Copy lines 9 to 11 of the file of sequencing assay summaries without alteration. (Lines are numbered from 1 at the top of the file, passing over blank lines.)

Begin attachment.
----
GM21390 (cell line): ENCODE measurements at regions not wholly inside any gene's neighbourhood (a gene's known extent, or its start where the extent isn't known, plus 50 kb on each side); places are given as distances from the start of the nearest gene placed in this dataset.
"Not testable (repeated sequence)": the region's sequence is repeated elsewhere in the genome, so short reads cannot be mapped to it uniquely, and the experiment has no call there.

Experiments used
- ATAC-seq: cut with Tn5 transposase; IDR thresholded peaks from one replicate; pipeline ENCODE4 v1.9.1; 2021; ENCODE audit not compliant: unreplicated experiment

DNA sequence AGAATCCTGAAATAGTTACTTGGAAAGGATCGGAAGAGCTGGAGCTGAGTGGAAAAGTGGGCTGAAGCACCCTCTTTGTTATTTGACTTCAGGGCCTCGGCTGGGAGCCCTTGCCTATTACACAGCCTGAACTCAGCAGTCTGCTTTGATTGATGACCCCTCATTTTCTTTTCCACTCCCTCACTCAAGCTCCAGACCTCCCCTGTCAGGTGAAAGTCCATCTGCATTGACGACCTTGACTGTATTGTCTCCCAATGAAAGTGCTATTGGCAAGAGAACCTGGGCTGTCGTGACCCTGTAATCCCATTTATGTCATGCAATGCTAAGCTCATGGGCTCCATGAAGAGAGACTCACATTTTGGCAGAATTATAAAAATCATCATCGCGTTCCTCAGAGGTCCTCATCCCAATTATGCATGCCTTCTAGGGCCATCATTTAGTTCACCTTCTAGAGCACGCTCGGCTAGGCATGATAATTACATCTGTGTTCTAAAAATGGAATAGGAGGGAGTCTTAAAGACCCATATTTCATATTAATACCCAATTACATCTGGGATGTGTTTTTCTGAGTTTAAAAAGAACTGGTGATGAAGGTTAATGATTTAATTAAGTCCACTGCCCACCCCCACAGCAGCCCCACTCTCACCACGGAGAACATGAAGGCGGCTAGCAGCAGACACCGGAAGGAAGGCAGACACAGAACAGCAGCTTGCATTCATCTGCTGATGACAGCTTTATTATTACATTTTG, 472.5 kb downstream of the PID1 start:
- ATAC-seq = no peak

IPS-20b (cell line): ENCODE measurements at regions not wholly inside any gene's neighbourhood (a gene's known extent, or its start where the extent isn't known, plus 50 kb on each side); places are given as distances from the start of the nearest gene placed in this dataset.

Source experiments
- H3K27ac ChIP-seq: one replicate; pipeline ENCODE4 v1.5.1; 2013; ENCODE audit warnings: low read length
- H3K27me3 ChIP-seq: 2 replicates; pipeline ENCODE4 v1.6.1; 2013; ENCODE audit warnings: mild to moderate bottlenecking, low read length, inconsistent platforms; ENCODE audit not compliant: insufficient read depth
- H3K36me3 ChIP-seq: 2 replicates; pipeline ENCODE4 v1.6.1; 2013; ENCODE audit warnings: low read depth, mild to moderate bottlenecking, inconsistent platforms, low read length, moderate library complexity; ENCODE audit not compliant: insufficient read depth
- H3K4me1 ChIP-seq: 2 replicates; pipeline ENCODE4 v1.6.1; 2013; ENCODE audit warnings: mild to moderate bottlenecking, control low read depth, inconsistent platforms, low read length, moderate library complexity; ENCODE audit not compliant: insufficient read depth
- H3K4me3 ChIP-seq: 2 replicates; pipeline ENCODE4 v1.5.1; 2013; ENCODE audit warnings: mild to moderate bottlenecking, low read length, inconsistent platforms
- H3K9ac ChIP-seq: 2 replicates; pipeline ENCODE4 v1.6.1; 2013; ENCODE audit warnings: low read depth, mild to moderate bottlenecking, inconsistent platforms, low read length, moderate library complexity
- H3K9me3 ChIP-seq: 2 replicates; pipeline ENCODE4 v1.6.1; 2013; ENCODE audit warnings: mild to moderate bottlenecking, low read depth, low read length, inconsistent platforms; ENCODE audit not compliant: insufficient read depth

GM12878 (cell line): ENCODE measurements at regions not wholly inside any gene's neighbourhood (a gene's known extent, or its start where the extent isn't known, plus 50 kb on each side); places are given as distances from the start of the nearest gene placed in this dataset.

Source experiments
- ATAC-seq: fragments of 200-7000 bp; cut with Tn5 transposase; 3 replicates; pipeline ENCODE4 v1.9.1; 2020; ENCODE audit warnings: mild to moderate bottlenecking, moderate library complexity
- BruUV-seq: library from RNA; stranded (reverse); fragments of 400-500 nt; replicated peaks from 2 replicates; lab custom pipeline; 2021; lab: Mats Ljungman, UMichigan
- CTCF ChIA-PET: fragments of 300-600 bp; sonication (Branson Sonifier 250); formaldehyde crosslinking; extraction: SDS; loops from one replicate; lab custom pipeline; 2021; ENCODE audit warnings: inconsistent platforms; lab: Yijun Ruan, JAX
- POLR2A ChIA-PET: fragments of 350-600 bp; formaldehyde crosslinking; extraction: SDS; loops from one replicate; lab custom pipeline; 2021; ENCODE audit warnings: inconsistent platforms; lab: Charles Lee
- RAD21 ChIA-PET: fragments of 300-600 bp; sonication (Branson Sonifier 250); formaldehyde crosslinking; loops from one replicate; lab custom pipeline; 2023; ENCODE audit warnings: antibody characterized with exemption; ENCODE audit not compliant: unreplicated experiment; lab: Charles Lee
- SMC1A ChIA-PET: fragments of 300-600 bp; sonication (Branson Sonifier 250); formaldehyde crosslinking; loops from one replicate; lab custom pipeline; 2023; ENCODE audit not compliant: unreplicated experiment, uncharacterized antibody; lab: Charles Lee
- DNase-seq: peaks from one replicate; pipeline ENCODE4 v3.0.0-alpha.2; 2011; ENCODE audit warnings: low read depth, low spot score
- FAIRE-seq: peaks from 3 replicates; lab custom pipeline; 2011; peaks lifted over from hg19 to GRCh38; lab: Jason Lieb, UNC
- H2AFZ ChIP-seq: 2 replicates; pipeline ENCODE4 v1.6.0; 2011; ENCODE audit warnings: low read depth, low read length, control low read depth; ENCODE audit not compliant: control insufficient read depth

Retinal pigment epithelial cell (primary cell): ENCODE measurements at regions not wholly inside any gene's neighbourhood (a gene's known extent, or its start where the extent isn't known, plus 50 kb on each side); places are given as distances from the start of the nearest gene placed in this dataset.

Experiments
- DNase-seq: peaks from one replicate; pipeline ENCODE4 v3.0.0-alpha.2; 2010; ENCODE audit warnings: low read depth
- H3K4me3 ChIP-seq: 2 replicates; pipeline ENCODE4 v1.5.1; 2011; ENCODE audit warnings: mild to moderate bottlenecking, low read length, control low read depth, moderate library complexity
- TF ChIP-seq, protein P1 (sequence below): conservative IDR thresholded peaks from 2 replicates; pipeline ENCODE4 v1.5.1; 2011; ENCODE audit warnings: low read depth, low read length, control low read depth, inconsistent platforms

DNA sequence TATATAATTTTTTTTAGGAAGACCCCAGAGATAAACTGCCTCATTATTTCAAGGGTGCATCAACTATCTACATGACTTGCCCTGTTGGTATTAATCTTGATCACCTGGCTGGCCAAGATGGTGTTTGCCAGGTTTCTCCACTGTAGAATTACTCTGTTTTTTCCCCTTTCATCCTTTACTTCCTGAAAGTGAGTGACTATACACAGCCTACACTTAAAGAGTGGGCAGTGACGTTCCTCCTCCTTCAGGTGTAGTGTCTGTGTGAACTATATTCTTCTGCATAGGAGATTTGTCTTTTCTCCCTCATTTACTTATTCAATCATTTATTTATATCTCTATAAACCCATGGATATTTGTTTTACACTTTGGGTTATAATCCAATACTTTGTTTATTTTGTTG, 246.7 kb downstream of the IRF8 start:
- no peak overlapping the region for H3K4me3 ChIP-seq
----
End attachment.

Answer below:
- H3K27ac ChIP-seq: one replicate; pipeline ENCODE4 v1.5.1; 2013; ENCODE audit warnings: low read length
- H3K27me3 ChIP-seq: 2 replicates; pipeline ENCODE4 v1.6.1; 2013; ENCODE audit warnings: mild to moderate bottlenecking, low read length, inconsistent platforms; ENCODE audit not compliant: insufficient read depth
- H3K36me3 ChIP-seq: 2 replicates; pipeline ENCODE4 v1.6.1; 2013; ENCODE audit warnings: low read depth, mild to moderate bottlenecking, inconsistent platforms, low read length, moderate library complexity; ENCODE audit not compliant: insufficient read depth